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A large part of Indian society was stirred to protest with the heinous gang rape in Hyderabad, followed subsequently by the killing of the four accused by the Hyderabad police. While the official position remains that the accused were killed while attempting to escape, a number of factual inaccuracies have given rise to the widely held conclusion that the death of the accused was, in fact, an extra judicial killing.
The police have previously followed, with exactitude, the same standard operating procedure, and have proffered the very same explanation as to how they were attacked by the accused, forcing the officers to fire in self-defence in a number of previous cases; ranging from the killing of three men accused of an acid attack on women to the gunning down of a former Naxalite. The similarities don’t come to an end just yet, with the police officer heading the investigative teams in each case, a 1996 batch IPS officer by the name of VC Sajjanar.
Support for the actions of the police has emerged from various sections of society, with many calling for the castration of the accused, or at the very least, justifying the actions of the police in killing the accused.
Such actions are often seen as a measure to serve quick and effective justice against those accused of crimes, most often in crimes that lead to wide protestations or wide scale anger amongst members of society. This is especially true in cases of rape, with the heinous nature of the crime itself, repeated instances and ineffective preventive measures all contributing to widespread angst and frustration.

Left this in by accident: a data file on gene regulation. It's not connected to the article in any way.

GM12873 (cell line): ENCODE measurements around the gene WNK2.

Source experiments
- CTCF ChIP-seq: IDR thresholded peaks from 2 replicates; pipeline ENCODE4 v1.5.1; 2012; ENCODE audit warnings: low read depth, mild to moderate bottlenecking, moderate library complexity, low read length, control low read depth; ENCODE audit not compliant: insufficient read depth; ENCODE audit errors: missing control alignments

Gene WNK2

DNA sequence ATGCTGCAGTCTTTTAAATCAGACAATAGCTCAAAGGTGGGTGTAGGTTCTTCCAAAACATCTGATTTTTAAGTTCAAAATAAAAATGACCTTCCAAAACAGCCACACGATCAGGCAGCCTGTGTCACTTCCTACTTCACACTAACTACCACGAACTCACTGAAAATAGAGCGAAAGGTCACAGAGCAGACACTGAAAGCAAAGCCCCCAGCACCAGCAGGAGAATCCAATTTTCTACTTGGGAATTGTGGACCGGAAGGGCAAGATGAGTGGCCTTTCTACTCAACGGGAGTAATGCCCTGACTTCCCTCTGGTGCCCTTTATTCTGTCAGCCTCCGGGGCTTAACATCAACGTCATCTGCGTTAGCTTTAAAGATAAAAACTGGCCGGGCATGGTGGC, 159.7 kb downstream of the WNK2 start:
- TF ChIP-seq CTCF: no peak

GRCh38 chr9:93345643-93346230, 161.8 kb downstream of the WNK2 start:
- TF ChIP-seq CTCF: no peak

This article explores the genesis of such ‘encounter-killings’, the subsequent creation of a narrative of State and police immunity as well as the consequences of such a narrative.
A Chequered History of Extra Judicial Killings
‘Extra Judicial Killings’ have oft been utilised as an alternative to an effective judicial system by police forces in our country, with their genesis in the 1990s. India has a long history of suspicious police shooting of suspected criminals and terrorists and several police officers became famous for killing alleged criminals before trial, even featuring in Bollywood movies.The term became a part of common parlance as a consequence of the widespread ‘encounters’ used to execute members of the mafia in Mumbai. Even then, encounters evoked far-reaching support as they were seen as the only effective way to curb the rising violence in the city.
Tracing further back, the Bhagalpur blindings of 1979 constitute perhaps the first recorded version of police brutality being justified as a means of ‘serving justice’ with officials from the state Bihar being accused of pouring acid into the eyes of 31 accused under trial.
Cases of Extra Judicial Killings can be cited in abundance, be it from Hashimpura where 42 Muslim youths were rounded up and shot by the Provincial Armed Constabulary or be it in Kashmir where the book “Buried Evidence: Unknown, Unmarked, and Mass Graves in India administered Kashmir”, reports more than fifty people allegedly killed by the Indian Army, paramilitary forces and state police after being branded as “terrorists” who were later found out to be innocent civilians.